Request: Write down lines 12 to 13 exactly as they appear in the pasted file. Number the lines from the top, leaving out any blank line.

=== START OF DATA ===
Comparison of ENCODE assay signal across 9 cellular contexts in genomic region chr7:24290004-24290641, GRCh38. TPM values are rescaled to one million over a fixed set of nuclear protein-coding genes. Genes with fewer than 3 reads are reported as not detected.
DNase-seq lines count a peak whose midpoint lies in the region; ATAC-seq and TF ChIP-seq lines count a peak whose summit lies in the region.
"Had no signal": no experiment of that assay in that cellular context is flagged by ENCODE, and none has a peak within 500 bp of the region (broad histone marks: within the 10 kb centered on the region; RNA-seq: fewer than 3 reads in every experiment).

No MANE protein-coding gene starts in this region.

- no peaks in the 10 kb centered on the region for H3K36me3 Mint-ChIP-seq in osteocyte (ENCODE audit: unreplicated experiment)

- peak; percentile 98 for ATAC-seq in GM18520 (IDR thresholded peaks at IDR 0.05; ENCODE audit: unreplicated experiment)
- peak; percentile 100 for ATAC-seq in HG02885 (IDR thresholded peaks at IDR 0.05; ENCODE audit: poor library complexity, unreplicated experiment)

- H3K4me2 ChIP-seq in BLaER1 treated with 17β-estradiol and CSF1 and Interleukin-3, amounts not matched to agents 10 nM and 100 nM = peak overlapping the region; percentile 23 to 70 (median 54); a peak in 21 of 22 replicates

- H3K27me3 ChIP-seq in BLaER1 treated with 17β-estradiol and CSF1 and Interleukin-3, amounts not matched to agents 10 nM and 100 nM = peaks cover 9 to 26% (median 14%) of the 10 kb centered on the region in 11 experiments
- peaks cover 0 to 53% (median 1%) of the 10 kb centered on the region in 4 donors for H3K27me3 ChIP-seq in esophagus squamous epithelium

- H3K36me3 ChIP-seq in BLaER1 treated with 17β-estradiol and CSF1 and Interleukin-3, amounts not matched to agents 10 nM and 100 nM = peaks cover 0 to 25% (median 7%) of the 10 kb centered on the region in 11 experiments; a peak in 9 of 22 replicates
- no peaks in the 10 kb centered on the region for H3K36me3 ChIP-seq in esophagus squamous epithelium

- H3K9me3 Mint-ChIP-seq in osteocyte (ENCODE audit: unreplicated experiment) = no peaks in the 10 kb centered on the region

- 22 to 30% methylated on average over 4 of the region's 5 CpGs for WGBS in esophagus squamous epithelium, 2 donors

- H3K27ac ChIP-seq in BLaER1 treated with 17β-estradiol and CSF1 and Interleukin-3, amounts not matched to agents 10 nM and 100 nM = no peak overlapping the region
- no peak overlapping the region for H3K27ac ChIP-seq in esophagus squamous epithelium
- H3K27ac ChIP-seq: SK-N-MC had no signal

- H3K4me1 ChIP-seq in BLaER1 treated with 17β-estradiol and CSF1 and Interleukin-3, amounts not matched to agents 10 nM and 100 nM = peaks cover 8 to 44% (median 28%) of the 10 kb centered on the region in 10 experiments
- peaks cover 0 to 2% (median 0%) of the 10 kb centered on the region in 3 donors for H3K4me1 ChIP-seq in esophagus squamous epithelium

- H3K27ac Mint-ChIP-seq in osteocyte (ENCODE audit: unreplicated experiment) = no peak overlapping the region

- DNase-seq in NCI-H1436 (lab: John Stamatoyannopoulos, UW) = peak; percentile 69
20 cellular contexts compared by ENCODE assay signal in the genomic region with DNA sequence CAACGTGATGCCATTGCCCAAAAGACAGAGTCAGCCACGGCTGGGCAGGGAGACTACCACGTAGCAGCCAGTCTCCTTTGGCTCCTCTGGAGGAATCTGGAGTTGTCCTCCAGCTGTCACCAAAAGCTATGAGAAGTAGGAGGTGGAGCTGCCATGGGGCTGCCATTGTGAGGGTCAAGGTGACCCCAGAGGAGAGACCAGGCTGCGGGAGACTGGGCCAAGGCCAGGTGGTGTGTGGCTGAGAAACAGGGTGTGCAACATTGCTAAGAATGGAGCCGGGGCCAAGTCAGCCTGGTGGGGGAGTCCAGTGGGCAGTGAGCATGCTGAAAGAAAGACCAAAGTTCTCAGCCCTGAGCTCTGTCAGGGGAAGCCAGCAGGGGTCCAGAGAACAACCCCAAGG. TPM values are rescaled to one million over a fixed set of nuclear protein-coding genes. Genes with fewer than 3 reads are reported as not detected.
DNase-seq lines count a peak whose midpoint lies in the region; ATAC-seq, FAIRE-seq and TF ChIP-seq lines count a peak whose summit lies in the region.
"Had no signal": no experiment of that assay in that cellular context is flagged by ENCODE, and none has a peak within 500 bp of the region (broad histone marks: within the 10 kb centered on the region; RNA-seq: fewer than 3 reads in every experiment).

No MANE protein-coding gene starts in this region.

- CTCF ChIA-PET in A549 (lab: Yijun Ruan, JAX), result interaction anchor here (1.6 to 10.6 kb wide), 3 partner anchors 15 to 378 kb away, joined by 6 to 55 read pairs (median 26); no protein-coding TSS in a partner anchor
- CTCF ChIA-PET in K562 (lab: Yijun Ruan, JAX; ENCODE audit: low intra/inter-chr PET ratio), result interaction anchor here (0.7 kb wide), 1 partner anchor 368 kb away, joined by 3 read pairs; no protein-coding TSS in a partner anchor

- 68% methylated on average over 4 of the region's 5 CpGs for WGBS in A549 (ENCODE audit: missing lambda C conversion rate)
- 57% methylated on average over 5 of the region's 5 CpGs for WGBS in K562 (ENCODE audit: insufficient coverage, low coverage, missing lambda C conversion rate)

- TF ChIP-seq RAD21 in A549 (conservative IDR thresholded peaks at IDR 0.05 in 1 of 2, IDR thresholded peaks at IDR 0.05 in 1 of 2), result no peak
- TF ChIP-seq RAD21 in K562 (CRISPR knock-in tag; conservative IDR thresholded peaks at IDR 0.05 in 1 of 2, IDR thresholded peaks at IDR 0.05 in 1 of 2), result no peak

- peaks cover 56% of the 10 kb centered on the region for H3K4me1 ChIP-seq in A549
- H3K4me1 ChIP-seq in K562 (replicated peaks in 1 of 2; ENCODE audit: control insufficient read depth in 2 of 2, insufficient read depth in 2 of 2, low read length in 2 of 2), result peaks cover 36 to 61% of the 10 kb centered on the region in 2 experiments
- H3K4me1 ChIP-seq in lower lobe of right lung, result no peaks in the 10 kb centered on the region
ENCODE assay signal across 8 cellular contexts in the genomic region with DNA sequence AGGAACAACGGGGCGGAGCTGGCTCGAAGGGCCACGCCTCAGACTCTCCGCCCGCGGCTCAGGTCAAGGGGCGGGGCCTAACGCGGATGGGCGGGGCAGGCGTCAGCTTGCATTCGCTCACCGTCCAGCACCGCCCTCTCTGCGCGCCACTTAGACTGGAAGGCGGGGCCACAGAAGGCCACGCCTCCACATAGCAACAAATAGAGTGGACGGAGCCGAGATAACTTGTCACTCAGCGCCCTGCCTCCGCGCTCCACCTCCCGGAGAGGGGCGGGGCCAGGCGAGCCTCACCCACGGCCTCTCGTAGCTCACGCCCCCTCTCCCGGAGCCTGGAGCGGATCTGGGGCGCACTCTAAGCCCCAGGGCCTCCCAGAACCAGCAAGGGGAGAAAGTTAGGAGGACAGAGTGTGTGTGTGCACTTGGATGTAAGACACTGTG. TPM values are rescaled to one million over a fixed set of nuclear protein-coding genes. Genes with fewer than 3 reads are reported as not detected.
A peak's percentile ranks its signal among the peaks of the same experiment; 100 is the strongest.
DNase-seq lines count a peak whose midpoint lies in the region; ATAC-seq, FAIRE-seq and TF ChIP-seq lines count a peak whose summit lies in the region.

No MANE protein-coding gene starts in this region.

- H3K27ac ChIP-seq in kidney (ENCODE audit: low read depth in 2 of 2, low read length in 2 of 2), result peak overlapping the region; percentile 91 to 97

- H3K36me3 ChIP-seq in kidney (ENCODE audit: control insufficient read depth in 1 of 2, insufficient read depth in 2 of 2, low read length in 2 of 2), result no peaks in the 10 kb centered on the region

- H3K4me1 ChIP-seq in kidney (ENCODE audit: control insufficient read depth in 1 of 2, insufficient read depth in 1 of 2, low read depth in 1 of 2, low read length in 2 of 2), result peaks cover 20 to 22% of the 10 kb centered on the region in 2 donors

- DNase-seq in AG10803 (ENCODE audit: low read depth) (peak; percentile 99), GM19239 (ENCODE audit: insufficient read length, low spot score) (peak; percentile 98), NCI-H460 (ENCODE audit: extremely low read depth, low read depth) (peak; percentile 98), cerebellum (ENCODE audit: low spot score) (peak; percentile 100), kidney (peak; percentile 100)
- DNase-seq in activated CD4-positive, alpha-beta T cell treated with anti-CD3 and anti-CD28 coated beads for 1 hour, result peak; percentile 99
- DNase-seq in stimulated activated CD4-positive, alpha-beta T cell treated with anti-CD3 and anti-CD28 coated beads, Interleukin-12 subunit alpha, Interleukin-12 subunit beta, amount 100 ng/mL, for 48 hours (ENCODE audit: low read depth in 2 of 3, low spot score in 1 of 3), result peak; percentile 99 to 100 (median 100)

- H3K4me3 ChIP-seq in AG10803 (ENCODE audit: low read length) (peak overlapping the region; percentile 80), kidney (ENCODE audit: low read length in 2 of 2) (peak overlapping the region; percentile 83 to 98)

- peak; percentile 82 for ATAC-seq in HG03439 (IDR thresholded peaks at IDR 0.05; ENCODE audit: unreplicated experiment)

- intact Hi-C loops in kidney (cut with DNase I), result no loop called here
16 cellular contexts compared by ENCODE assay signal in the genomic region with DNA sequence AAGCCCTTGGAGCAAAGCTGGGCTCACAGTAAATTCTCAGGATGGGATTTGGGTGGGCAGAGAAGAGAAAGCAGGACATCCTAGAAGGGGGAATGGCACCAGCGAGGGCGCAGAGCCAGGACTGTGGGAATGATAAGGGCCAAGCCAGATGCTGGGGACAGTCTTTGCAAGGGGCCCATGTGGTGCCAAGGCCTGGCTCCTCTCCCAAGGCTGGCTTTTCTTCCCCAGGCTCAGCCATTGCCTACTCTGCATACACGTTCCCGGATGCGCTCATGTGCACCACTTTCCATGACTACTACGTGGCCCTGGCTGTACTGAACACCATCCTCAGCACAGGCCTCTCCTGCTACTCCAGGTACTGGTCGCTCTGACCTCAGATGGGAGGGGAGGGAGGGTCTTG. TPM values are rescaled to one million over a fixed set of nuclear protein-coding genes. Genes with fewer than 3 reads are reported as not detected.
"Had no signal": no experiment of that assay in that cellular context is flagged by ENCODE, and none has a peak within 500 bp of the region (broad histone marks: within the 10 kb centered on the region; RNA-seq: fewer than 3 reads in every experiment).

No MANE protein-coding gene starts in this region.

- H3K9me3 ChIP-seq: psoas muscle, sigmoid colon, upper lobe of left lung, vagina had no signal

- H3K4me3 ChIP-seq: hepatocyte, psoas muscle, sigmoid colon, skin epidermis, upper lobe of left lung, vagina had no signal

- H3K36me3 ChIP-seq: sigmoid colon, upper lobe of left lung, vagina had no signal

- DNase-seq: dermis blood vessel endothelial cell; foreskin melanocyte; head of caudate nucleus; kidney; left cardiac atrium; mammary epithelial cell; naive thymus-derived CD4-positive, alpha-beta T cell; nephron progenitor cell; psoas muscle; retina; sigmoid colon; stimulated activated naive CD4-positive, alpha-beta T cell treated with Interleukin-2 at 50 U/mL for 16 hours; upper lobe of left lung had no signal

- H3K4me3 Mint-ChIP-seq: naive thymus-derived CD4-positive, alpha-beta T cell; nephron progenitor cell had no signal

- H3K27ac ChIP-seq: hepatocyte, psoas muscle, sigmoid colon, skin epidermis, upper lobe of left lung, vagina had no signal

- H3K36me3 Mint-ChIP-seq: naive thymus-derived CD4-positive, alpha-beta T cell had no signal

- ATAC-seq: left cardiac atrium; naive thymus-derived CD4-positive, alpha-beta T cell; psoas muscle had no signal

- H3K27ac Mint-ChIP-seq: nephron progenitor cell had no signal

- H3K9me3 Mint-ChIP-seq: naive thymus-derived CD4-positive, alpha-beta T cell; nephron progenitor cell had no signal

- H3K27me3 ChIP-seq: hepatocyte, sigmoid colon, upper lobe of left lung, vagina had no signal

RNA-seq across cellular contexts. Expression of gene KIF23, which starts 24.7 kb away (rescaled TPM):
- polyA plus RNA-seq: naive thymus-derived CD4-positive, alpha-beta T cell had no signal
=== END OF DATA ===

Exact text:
- no peaks in the 10 kb centered on the region for H3K36me3 ChIP-seq in esophagus squamous epithelium

- H3K9me3 Mint-ChIP-seq in osteocyte (ENCODE audit: unreplicated experiment) = no peaks in the 10 kb centered on the region